As defensive coordinator at West Mecklenburg last season, Jarvis Davis said he always believed the Hawks had more talent than their 5-7 record showed.
Davis said he believed with direction and dedication, West Mecklenburg could become a perennial regional power. And after coach Jeff Caldwell resigned in December after six seasons, Davis was promoted and given a chance to test his theory.
The results have been positive.
“We just tightened up the structure,” said Davis, 38, in his first season as a head coach. “We made weight room mandatory. We make sure they’re accountable for each rep. They love the weight room now and they see the change in their bodies and they’re able to walk on the field and compete with anyone they face.”
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West Mecklenburg (3-1) had a two-touchdown lead on then-Observer Sweet 16 No. 13 Vance in the fourth quarter of its season opener before losing 41-34 in overtime. Since then, Vance has climbed to No. 1 in the rankings, and the Hawks have won three straight games -- outscoring opponents 146-21 -- and have vaulted into the Observer’s Sweet 16 poll for the first time in three years. West Meck, ranked 16th, plays at No. 15 Ardrey Kell Friday.
The Hawks call Davis a player’s coach. One of his favorite lines with his team is “family first.” In the summer, Davis practiced the Hawks in the mornings to keep their afternoons free, and gave them Fridays off. He also held “Parent’s Day” to give mothers and fathers an idea of their sons’ morning regimen. About 20 showed up, and actually ran and lifted weights with the players.
“They did a good job,” Davis said of the parents. “And that’s what we want over here, a true family atmosphere.”
Davis said he’s implementing what he’s learned from successful football programs. His cousin is former Carolina Panthers running back Stephen Davis, and like Stephen, Jarvis played at Spartanburg High. In Jarvis’ junior and senior years in 1994 and ‘95, Spartanburg was 30-0 and won back-to-back S.C. 4A state titles. In college, Jarvis Davis became an All-America free safety at Fayetteville State. And before coming to West Mecklenburg, he coached on staffs that won two S.C. 1A state titles at Hunter-Kinard-Tyler High in Neeses, S.C., a small town about 21/2 hours from Charlotte.
After seven years at Hunter-Kinard-Tyler, Davis was looking for a change. He accepted a job at West Mecklenburg, bringing with him a successful defensive scheme he calls “The Swarm.”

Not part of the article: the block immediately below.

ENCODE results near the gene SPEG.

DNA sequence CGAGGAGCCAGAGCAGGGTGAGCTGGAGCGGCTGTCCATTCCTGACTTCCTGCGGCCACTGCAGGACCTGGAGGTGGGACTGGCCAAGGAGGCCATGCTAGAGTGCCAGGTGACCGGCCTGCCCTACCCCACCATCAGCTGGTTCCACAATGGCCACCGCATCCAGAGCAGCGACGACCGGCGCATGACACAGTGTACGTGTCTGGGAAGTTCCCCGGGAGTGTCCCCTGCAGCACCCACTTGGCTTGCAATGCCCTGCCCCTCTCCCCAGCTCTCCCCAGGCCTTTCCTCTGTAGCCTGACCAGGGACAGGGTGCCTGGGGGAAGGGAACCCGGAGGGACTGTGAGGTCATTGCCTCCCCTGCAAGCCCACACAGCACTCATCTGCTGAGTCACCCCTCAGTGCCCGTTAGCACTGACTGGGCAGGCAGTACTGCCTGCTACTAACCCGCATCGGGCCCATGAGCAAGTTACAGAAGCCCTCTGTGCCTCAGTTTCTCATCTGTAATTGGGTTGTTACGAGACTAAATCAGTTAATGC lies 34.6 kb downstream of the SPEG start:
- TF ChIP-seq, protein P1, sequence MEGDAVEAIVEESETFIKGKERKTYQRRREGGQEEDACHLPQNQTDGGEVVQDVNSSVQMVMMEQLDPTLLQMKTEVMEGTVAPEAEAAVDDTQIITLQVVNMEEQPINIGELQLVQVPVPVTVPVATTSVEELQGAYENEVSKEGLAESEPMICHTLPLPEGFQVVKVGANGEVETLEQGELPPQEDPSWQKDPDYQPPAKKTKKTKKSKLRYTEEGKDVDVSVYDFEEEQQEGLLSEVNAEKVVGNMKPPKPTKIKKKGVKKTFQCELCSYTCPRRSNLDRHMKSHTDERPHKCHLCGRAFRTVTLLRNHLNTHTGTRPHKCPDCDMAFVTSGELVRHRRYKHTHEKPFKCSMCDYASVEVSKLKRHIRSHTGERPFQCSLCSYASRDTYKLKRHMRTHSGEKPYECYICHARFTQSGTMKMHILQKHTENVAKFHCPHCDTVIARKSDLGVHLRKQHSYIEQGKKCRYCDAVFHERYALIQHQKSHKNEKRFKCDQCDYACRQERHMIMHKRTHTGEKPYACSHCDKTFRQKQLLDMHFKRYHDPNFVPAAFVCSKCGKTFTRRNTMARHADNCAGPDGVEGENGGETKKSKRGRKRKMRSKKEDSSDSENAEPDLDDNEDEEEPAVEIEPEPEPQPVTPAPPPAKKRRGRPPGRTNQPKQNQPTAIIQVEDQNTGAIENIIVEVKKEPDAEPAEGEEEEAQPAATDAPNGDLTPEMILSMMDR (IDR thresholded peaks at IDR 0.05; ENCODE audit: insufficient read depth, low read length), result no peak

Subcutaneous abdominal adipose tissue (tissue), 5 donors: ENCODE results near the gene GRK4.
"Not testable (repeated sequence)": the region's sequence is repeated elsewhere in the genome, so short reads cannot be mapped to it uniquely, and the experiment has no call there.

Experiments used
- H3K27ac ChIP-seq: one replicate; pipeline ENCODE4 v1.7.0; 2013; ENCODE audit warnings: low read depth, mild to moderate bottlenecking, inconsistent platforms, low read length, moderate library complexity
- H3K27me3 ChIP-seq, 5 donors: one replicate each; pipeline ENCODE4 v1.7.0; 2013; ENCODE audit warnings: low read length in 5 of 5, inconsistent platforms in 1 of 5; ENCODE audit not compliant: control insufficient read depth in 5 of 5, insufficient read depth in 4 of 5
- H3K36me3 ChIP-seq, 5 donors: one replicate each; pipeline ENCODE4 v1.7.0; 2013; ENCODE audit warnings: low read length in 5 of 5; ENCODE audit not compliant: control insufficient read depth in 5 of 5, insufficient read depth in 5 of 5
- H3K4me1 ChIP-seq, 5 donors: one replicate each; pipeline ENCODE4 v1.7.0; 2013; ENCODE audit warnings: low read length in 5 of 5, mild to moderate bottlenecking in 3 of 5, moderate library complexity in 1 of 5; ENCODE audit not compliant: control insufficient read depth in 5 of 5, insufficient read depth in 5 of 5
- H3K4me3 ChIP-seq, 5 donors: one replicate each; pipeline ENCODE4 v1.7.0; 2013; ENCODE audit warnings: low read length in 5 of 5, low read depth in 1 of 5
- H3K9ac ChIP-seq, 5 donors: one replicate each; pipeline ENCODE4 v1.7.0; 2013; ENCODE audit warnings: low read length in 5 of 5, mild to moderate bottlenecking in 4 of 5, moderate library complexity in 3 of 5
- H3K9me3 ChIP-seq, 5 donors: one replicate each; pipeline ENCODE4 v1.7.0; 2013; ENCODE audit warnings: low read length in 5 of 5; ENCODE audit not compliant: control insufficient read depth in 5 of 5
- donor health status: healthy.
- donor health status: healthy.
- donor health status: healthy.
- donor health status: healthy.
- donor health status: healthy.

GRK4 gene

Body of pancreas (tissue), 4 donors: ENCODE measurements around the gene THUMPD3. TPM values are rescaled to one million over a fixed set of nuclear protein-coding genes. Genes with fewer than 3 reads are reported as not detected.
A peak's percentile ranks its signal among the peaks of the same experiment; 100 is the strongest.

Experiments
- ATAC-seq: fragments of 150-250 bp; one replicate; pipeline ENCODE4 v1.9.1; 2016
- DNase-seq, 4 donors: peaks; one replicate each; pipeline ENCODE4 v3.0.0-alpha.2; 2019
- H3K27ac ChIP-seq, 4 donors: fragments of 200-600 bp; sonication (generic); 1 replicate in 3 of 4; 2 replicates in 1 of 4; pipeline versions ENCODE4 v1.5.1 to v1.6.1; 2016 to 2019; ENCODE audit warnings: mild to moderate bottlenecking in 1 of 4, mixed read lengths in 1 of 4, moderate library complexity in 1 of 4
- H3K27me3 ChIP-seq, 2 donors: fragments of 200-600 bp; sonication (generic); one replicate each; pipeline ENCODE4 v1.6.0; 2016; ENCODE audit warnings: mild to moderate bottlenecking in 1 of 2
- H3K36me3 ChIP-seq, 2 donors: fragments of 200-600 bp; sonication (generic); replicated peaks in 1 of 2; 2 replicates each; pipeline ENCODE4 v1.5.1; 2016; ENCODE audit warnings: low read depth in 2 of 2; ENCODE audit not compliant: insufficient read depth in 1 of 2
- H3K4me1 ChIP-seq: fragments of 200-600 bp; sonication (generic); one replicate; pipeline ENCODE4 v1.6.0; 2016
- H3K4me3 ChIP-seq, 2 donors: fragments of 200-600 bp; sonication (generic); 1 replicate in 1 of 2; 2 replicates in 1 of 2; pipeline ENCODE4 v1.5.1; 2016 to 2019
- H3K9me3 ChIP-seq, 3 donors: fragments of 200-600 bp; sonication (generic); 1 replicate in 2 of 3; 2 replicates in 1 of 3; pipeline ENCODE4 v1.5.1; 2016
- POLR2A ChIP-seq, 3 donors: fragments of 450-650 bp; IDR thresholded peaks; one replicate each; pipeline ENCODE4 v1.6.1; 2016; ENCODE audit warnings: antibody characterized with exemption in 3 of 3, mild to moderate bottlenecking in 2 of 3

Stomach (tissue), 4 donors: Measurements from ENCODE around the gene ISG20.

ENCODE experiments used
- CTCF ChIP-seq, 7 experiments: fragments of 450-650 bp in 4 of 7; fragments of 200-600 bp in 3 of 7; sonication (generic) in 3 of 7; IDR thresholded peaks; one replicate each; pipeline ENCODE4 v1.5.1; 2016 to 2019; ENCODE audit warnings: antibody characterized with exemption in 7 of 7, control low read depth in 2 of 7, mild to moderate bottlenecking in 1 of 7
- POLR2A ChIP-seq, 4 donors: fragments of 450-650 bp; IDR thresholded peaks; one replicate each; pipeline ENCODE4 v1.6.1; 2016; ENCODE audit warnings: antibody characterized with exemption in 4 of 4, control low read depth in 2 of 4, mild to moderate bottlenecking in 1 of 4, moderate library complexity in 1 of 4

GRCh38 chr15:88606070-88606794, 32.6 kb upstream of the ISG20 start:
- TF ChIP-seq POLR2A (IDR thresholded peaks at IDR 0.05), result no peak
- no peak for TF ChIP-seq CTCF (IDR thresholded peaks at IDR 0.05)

“You think of a beehive,” he said, “and you always see the bees together, and if they attack, you see them all attack. That’s what I want. ...I expect to see 11 (guys) to the ball.”
Davis hired three former Vance High coaches who helped Cougars head coach Aaron Brand turn that program around: tight ends coach Arthur Jacobs, receivers coach Trey Long and offensive line coach David Harrison. As they did at Vance, those coaches have added offensive pizzazz to go with that defensive swarm at West Meck.
The Hawks average 45 points, nearly 30 points better than the school’s all-time statistical average and six better than its previous high of 39 in 2013. Senior quarterback Richard Latimer has thrown for 1,000 yards, 13 touchdowns and rushed for a team-high 219 yards and five scores. Junior receiver Dyami Brown, whom ESPN ranks as the state’s No. 7 overall recruit in the class of 2018, has 12 receptions for 172 yards and two touchdowns. His brother, sophomore Khafre, has 13 receptions for 345 yards and six scores. Punter Juan Cota has just three attempts, as he’s rarely needed.
“They’ve always had tremendous athletes on the west side,” said Vance coach Brand. “It’s been a matter of somebody coming in and making it fun, and what makes it fun is those guys throwing it around a little bit. No one wants to come to practice every day and hit, hit, hit and run the ball, run the ball, run the ball.
“There’s not as many old-school players as there used to be. This new age wants to watch the ball being thrown around and West Meck is doing a good job of throwing the ball around.”
They’re also changing a culture.
From 1958-85, for example, the Hawks had five winning seasons. From 1986-92, coach Jim Hambacher produced five winning seasons in six years, including back-to-back school-record 10-win seasons in 1987 and ’88. Since Hambacher’s departure, West Meck has had nine winning seasons in 23 years.
This group’s goal is to make it 10.
“We knew we had it in us, coming from the summer with all the hard work we put in,” Latimer said. “We always had talent. We just needed that ‘it’ factor, that fire up under us, to bring it out. So now, we just keep working and keep listening to coaches and play within our system. We do what our coaches ask and we’ll get a positive result. It’s gonna be ‘shock the world’ over here this year.”
Wertz: 704-358-5133; Twitter: @langstonwertzjr
Inside West Meck Football
Results: Lost 41-34 to No. 1 Vance OT; d. West Charlotte 45-6; d. Garinger 42-8; d. Independence 52-14
Next game: Friday, at No. 15 Ardrey Kell
Team offensive leaders: QB Richard Latimer (56-86, 1,000 yards, 13 TDs; 44 carries, 219 yards, 5 TDs); RB Jared Jones (34 carries, 176 yards, 1 TD); WR Khafre Brown (13 catches, 345 yards, 6 TDs); WR Tyler Barnes (18 catches, 299 yards, 4 TDs)
Team defensive leaders: Trajan Stephens-McQueen (24 tackles, 1 INT); Marcus McCall (23 tackles, 1 fumble recovery); Dyami Brown (10 tackles, 2 INT; 12 catches 172 yards, TDs as WR)